it may be valid although it is inconsistent with the provisions of the Contract Act. the custom or usage must be certain. If a statute prescribes that custom or usage inconsistent with its provisions shall have no effect.precedent for subsequently pronouncing all agreement with minors as void. 5.” It has a binding force. Section 1 of the Indian Contract Act that. However. 4. To have a binding force. at times custom or usage even inconsistent with the provisions of statute may have a binding effect. Where statute gives a way to custom or usage inconsistent with its provisions shall have no effect. it depends on the language of the statute whether it can override its provisions or not. it will not constitute law in such a case. it holds as good as written law. But if it is not consistent with the provisions of a statute. However. “Nothing herein contained shall affect any usage or custom of trade…. The famous case of National Textile Unions Vs Ram Krishna (1983) can be quoted in this context. To the extent custom or usage of a trade is not inconsistent with a statute. at times custom or usage even inconsistent with the provisions of statute may have a binding effect. reasonable and well known. like. As a matter of fact they have a binding force on the parties. Customs and Usages: Customs and Usage of a trade play an important role in business dealings of that trade. The dispute raised before . Natural Law: The principles of natural law or natural justice are another source of law. Where statute gives way to custom or usage. If usage of trade permits an agent to trade in his own account in the business of agency without the knowledge and consent of the principal. it will not constitute law in such a case. The principle of natural justice that no man can be punished twice for the same crime is a guiding principle for any principle. For example.

According to Cross. It is not a mechanical process but is a dynamic and creative process. The decisions of the courts in various countries illustrate that it was through interpretation that the law kept pace with the time.the Supreme Court involved the point whether or not the workers of a company have locus standi to be heard in proceedings relating to the winding up of the company. The law which comes into being through legislation is called enacted or statute law. It is laid down in the form of authoritative formulae on paper. There are certain principles of interpretation which have been applied by courts from time to time. INTERPRETATION OF LAW Meaning of Interpretation While discussing legislation as a source of law it has been pointed out that it is the most important source of law in modern times. “Interpretation is the process by which the courts determine the meaning of a statutory provision for the purpose of applying it to the situation before them. 1956. It is for the courts to apply these formulae to specific cases. This process of ascertaining the meaning of the letters and expressions by the court is called ‘interpretation’. The Court found no provision to the effect in the Companies Act. The Court actually created the right for the workers by depending upon the principle of natural law and natural justice. The court has to ascertain the meaning of the letters and expressions of the enactment for its application. a discussion of the principles of interpretation is necessary. It is through this function that judiciary evolves the law and brings changes in it. Principles of Interpretation: Interpretation is an important function of the courts. As such. The object of interpreting a statute is to ascertain the intention of the Legislature enacting it. These are as under: .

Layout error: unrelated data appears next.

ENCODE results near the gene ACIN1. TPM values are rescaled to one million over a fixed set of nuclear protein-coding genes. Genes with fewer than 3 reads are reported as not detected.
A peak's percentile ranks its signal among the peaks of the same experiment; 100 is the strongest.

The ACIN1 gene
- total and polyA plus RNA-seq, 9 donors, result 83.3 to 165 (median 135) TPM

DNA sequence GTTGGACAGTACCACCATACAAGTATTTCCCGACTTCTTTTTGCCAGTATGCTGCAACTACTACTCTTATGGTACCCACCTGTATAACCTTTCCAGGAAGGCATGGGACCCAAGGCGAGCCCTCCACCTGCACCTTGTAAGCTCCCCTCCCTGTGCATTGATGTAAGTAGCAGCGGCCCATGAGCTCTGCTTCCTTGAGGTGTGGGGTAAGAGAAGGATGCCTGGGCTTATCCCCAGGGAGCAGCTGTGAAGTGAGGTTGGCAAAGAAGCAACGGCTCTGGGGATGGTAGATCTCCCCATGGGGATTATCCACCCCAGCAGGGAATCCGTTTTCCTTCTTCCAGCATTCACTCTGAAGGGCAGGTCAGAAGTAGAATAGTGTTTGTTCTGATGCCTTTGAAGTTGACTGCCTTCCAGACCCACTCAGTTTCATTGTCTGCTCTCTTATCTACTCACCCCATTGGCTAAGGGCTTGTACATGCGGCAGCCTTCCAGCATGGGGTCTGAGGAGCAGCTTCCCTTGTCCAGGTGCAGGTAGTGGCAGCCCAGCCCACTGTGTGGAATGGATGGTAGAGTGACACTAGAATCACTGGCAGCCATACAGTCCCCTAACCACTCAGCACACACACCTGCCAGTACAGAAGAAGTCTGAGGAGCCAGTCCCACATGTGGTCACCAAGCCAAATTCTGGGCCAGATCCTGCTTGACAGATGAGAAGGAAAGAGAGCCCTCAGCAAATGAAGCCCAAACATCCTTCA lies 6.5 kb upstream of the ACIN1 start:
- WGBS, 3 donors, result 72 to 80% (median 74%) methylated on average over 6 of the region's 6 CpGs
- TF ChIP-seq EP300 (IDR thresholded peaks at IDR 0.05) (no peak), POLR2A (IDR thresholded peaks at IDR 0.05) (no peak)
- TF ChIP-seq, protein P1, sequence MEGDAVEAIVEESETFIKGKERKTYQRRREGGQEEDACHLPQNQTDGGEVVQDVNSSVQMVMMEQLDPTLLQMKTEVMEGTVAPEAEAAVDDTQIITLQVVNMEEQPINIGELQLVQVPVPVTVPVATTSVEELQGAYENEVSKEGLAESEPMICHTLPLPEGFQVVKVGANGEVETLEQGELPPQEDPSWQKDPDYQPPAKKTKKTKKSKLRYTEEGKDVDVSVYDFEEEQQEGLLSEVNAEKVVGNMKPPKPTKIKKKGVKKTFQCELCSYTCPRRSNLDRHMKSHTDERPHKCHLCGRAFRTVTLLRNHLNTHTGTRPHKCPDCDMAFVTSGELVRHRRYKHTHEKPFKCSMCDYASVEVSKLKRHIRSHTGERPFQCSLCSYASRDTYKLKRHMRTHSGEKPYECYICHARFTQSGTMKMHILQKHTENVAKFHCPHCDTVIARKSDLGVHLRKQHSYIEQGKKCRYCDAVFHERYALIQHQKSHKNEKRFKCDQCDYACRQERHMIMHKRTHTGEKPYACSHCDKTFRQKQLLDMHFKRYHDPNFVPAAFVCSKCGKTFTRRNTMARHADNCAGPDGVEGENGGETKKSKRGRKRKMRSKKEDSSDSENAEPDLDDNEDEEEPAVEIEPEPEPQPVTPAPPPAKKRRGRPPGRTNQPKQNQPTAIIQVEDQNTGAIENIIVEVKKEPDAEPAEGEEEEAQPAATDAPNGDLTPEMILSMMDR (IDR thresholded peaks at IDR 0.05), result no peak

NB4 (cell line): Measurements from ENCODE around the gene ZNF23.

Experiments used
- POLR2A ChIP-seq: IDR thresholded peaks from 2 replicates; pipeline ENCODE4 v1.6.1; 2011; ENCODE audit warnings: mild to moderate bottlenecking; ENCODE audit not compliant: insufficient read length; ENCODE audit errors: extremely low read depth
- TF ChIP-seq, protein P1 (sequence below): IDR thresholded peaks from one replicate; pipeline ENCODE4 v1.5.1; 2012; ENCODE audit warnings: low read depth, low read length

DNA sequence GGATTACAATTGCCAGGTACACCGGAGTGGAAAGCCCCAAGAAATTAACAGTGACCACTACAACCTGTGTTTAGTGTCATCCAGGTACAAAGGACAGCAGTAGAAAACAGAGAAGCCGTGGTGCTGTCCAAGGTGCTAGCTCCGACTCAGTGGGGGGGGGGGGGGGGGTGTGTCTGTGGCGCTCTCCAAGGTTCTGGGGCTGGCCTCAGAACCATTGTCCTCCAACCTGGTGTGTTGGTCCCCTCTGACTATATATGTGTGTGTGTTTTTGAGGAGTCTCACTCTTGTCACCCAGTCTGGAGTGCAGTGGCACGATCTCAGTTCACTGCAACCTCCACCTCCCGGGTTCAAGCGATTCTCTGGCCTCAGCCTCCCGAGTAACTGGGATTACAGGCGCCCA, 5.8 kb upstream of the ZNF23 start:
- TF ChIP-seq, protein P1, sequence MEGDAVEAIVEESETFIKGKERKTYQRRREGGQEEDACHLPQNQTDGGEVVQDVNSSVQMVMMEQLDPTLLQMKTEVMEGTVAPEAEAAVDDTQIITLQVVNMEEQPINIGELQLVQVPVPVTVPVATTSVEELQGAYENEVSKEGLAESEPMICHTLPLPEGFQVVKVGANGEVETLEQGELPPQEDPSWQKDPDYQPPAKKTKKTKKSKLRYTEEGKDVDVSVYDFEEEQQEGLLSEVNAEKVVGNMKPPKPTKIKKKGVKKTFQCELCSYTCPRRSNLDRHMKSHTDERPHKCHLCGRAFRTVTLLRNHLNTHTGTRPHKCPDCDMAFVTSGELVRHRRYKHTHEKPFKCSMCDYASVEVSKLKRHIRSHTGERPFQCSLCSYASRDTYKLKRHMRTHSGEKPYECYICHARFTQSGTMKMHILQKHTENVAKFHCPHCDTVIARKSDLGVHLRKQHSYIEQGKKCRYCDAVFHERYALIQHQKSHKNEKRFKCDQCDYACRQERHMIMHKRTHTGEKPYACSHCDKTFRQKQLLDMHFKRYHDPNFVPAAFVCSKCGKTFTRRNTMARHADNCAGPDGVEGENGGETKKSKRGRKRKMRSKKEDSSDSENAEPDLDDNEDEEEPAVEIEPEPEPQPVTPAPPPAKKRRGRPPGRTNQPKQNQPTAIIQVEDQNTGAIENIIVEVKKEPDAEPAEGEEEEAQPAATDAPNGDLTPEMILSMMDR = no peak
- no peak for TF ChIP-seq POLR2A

In other words. 6. Scope of the legislation or the intention of the legislature cannot be enlarged when the language of the provision is plain and unambiguous. Identical expressions to have same meaning. Construction expressio unius est exclusio alterius.1. state of Madras. 7. If a statutory provision is open to more than one interpretation the court has to choose the interpretation which represents the true intention of the Legislature. in other words. statutory enactments must ordinarily be constructed according to the plain meaning and no words shall be added. For example. When the words of the statute are clear. absurd. the ‘legal meaning’ or ‘true meaning’ of the statutory provision. The whole task before the court is to gather the intention of the legislature and this intention should be gathered only from the words they have used. In India the same principle is followed. Construction ut res magis valeat quam pereat. The Statute should be read as a whole. in Gopalan vs. The Literal Interpretation. unreasonable. 4. Harmonious Construction. they must be given effect to. The Golden Rule. unless it is plainly necessary to do so to prevent a provision from being unintelligible. But the Supreme Court observed in a later case that the true meaning of a provision of law has to be determined on the basis of what is provided by its clear language with due regard to the scheme of law. altered. Literal Interpretation: It is also known by another name called Grammatical interpretation. But the Supreme Court has departed from it in some cases and has thus created some inconsistency. 1. The Mischief Rule. or modified. The English courts are very reluctant in going beyond the statute. unworkable or totally irreconcilable with the rest of . The principle of this kind of interpretation is that judge should not go beyond the letters of the law (literal legis). 5. the Supreme Court looked into debates and proceedings of the Constituent Assembly. 3. 8. 2.